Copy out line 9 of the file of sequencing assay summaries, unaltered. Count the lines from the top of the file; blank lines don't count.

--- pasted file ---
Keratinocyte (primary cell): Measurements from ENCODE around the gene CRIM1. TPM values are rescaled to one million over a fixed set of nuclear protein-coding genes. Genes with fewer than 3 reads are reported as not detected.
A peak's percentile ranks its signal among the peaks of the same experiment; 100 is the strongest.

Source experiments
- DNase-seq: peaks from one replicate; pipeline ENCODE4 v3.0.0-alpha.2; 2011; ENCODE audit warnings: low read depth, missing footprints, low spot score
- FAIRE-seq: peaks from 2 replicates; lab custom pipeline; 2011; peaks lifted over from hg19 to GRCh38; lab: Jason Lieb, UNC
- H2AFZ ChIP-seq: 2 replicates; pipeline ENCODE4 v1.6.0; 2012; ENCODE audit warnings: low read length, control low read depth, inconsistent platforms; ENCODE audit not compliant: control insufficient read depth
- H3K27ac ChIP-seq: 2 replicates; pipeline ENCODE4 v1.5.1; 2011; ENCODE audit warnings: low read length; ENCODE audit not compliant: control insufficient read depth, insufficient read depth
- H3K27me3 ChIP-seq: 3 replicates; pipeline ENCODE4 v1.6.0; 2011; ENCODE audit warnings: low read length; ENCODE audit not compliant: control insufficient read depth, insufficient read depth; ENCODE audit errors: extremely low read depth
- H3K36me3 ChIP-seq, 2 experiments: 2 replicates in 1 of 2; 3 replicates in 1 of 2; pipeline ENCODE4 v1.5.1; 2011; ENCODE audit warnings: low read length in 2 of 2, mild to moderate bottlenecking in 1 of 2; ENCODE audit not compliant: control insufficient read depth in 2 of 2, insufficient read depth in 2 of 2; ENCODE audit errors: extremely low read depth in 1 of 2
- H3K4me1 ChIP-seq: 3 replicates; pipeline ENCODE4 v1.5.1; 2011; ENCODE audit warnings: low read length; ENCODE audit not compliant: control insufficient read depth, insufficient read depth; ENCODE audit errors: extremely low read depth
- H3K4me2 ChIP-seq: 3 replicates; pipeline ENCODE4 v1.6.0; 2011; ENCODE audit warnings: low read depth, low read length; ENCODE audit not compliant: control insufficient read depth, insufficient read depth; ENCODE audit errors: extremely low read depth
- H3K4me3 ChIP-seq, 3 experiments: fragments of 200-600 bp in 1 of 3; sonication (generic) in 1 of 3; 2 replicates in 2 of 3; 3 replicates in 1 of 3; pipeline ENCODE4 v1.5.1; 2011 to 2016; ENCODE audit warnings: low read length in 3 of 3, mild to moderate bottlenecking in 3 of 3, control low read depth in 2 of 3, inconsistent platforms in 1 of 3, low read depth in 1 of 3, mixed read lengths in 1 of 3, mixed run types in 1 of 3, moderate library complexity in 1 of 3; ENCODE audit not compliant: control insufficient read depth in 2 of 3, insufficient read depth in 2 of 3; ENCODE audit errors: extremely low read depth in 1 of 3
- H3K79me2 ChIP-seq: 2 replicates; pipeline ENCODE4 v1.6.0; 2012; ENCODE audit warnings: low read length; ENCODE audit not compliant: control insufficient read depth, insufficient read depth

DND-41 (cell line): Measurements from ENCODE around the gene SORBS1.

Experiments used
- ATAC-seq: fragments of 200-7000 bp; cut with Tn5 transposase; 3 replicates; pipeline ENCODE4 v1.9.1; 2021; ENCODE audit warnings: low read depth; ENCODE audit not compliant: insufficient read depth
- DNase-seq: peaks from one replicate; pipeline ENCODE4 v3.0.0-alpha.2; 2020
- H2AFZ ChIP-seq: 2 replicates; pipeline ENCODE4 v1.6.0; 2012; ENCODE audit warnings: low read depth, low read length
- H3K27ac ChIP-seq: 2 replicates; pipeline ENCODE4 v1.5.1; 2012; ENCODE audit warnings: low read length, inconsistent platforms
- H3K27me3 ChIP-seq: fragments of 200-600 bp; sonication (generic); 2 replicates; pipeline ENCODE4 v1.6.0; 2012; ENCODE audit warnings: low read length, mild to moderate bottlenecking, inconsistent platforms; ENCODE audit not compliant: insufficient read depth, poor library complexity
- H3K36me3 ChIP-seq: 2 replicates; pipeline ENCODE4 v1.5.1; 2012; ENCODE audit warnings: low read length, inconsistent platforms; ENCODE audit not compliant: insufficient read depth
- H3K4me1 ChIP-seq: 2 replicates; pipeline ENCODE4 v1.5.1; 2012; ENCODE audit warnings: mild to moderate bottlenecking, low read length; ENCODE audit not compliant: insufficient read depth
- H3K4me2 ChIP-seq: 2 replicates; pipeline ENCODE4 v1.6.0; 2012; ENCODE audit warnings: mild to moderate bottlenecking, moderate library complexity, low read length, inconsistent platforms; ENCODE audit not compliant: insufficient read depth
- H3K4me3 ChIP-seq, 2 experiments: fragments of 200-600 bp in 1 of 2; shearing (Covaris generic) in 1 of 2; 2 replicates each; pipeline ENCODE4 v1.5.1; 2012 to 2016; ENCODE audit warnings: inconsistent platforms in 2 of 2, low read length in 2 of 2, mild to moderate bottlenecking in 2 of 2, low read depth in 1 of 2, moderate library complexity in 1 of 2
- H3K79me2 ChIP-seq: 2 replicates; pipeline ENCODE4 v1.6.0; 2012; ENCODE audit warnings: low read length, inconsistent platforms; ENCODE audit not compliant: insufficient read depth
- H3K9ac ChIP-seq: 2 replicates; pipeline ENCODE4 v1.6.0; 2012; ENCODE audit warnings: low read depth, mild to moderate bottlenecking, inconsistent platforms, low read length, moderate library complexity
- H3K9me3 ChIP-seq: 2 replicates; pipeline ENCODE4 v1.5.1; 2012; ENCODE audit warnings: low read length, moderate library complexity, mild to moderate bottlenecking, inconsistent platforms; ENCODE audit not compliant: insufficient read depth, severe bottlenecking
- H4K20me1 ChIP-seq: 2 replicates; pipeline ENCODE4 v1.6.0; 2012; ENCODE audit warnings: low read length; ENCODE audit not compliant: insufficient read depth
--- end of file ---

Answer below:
- H3K36me3 ChIP-seq, 2 experiments: 2 replicates in 1 of 2; 3 replicates in 1 of 2; pipeline ENCODE4 v1.5.1; 2011; ENCODE audit warnings: low read length in 2 of 2, mild to moderate bottlenecking in 1 of 2; ENCODE audit not compliant: control insufficient read depth in 2 of 2, insufficient read depth in 2 of 2; ENCODE audit errors: extremely low read depth in 1 of 2